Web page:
Cohen & Tate is such a different film than anything Eric Red has done. Sometimes brutal and violent, other times quiet and moody. But as a whole, awesome.
Much like with Breaking Bad, I watched the pilot of and I was immediately hooked. Cleverly written, and brilliantly directed by David Slade, who would eventually direct 5 episodes, Hannibal represented smart adult horror. It was also easily the goriest show you'll ever see on TV, not just network television. In fact, I was shocked at how far the show went in the gore department, and were able to actually get away with it.
While the first season was great, it was really the second season that I absolutely loved. With season 2, they seemed to push the envelope in nearly every department, often going further than you ever expect it to. So of course, when that season ended on a cliffhanger, I couldn't wait for Season 3 to finally start, which seemed to take foreeeeever. But it came, and needless to say, I wasn't a fan; not at all. Season 3 was just odd. Set in Italy with Hannibal on the lam, it took on an entirely different tonal shift that seemed so dull and boring compared to the first 2 seasons. Cube and Splice director Vincenzo Natali took over directing duties for the first half of season 3, and personally speaking, I put a lot of the first half of season 3's problems squarely on Natali's style of directing. While the scripts were not up to par with what was being written before, Natali's constant night shoots made it nearly impossible to make out what was happening half of the time. Shooting in slow-motion 90% of the time didn't help either. It didn't matter what it was - a snail crawling along the floor, water pouring into a glass, a jar falling off a table - everything seemed to be drenched in the slowest of slow-motion that it became annoyingly tedious. For all intents and purposes, it slowed the show down to a crawl, and made it utterly boring.
I was ready to give up on it, and I damn nearly did. But a friend convinced me to finish it out, so I took his advice, despite my reservations. It took 7 looooong episodes for anything remotely interesting to happen, but when it did, it was so nuts that episode 7 almost made up for the severely lacking previous 6 episodes, all of which took place in Italy. It was at this point that Hannibal started to resemble the show that I fell in love with, and from this point on, it only got better, and stronger.
Not long after they introduced the character of Francis Dolarhyde, and the series became great again. It was during this time that the "official" word came that season 3 would be it's last due to poor ratings. Producer Bryan Fuller says that he's not done with Hannibal just yet, and that it will live on somewhere else at some point. It's hard not to think that the very weak first half of this past season didn't have anything to do with that. Who knows? The show had always struggled to connect with viewers and find it's audience. Maybe it was in the cards before season 3 even began shooting? Regardless, it was a sad day when it was announced that it was cancelled.
Luckily, we had the second half of season 3 to more than make up for that sad bit of news. Once The Toothfairy Killer character comes into play, the show finally fell back into place and found it's footing again. I'd read many times that producer Bryan Fuller said that season 3 would be different, that they were going for a more playful approach. I'd read from several different critics who previewed the first few episodes before it's official premiere that it was indeed different, and sometimes funny in a tongue-in-cheek way. I never got any of that. In fact, quite the opposite. It was painfully dull and slow, and had it not been for my friends insistence that I continue, I would have given up on it because it wasn't the great gory adult horror show that it used to be.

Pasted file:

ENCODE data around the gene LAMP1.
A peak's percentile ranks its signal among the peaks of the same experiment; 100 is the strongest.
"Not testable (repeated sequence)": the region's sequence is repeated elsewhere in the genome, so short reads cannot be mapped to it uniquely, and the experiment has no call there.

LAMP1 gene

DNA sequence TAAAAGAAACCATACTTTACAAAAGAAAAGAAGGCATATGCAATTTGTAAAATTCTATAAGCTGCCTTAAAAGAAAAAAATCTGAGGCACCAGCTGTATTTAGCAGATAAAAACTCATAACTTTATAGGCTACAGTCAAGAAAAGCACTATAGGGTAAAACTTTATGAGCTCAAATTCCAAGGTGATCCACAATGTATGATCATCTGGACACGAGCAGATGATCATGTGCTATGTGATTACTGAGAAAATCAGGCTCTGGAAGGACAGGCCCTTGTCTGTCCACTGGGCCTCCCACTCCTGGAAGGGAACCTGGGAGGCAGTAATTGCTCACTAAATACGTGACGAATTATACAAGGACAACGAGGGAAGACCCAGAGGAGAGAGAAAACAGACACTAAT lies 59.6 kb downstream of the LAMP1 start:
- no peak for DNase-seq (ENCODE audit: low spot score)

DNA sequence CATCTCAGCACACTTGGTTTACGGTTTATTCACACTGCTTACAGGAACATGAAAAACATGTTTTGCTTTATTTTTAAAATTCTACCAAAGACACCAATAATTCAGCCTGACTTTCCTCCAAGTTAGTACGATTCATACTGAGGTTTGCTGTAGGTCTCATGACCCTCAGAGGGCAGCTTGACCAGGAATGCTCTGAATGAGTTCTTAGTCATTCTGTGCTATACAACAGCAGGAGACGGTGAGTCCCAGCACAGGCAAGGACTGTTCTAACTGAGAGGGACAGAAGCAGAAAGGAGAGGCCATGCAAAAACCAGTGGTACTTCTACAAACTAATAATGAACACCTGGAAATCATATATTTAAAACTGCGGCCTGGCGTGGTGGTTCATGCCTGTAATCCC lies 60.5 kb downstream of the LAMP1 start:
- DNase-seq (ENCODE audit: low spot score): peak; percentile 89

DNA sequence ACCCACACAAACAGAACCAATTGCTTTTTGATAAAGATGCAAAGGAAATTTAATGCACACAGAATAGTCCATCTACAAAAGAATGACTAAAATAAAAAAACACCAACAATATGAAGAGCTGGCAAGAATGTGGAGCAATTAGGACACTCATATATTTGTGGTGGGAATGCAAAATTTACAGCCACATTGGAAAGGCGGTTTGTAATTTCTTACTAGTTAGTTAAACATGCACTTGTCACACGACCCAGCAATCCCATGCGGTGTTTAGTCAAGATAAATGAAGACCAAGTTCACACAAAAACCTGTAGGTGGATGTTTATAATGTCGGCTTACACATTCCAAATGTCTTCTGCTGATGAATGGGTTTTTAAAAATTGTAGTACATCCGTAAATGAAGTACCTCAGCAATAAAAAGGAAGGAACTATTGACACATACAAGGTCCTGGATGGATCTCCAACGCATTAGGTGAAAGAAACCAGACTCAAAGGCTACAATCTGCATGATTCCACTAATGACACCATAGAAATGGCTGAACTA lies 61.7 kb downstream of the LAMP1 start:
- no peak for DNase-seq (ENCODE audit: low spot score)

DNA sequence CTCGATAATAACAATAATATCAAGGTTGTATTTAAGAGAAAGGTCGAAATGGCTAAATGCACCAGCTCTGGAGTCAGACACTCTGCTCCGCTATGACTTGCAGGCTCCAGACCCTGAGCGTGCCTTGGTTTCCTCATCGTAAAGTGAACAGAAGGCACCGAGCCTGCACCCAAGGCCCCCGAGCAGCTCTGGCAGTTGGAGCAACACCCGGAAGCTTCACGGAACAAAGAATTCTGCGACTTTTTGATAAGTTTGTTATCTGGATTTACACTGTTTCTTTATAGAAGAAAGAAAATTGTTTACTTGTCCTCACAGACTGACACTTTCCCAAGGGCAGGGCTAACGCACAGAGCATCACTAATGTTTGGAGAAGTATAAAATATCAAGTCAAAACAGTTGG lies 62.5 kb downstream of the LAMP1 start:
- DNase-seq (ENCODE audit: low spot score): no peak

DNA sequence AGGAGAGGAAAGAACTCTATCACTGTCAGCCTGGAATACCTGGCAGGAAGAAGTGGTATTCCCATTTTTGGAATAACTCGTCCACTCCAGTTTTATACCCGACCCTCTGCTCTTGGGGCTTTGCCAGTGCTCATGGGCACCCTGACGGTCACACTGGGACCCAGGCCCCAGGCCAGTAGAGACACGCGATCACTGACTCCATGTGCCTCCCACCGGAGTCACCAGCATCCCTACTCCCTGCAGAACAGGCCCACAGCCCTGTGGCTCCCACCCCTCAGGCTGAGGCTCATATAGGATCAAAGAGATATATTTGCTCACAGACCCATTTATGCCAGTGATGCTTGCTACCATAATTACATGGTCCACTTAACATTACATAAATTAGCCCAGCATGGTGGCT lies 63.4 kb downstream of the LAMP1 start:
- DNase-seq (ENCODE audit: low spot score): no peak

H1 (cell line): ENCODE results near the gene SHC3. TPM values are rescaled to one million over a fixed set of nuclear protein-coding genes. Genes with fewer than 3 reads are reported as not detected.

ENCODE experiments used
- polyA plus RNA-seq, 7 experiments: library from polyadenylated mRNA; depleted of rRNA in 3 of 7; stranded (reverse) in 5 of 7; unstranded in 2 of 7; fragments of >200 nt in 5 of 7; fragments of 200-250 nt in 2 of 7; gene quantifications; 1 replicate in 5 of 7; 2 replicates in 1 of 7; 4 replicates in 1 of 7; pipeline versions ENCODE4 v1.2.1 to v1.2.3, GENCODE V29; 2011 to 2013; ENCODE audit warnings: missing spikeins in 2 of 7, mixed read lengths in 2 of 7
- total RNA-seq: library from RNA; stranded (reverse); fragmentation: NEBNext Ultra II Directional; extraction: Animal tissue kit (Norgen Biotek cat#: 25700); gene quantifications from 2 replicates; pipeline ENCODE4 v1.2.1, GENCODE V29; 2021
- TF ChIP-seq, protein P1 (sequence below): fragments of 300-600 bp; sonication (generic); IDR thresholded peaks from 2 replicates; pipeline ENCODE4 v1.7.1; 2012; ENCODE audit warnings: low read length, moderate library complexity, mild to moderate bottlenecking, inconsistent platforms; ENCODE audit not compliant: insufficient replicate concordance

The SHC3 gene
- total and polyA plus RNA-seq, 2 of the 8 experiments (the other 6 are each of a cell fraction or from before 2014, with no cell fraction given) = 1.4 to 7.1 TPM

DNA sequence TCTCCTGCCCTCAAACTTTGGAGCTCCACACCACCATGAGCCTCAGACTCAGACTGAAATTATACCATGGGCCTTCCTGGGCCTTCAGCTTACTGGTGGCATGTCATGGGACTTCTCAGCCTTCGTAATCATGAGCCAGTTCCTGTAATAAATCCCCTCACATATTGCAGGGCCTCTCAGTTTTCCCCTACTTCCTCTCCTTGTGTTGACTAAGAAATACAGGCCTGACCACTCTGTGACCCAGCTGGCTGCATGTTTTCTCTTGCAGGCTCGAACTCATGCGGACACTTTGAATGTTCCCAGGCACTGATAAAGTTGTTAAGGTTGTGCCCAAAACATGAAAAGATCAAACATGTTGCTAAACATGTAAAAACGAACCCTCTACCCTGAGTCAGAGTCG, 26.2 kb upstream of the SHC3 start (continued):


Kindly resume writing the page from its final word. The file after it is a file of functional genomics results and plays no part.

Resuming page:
In all fairness, the second half of season 3 more than makes up for the lackluster start. Utilizing different directors (not Vincenzo Natali), picking up the pace, ramping up the gore content, and moving the setting back to the US and away from Italy, Hannibal felt and looked great again, thanks in no small part to Richard Armitage's brilliant portrayal of The Toothfairy Killer. The finale, which had a lot of people divided, was extremely fitting and a wonderful sendoff in my opinion. It was shocking, violent, and beautiful. I could have done without the end credits scene, which ultimately leads you to believe that the show isn't done and could very well live on somewhere else, as Fuller has stated numerous times. Compared to what just transpired mere minutes before the credits rolled, that end credit scene just kind of felt cheap and tacked on - like a last second effort to fuck with your head.
Hannibal ended on a high note, and each subsequent episode from 7 on, felt like show that so captured my enthusiasm, my imagination, my heart, and my attention.
Directed by: Wes Craven
While I currently have a rather large list of reviews I need to catch up on, having just seen this film for the very first time last night (yes, I have no excuse), I felt the urgency to throw down some words on this immediately.
I don't know why I never gave this film a chance, I have no excuse. For some reason it just always passed me by, and I suppose I never really heard any positive word-of-mouth, which would have gotten me to at least consider seeing it. But no, never heard a word, never saw a trailer, never thought "Hey, it's a Wes Craven film. Maybe I should give it a shot". Maybe it was because Shocker still left a bad taste in my mouth? Possibly. But in any case, I never saw it until just last night, and I went in as cold as possible, not knowing a single thing about the story, the setting, or the characters. Here are my thoughts.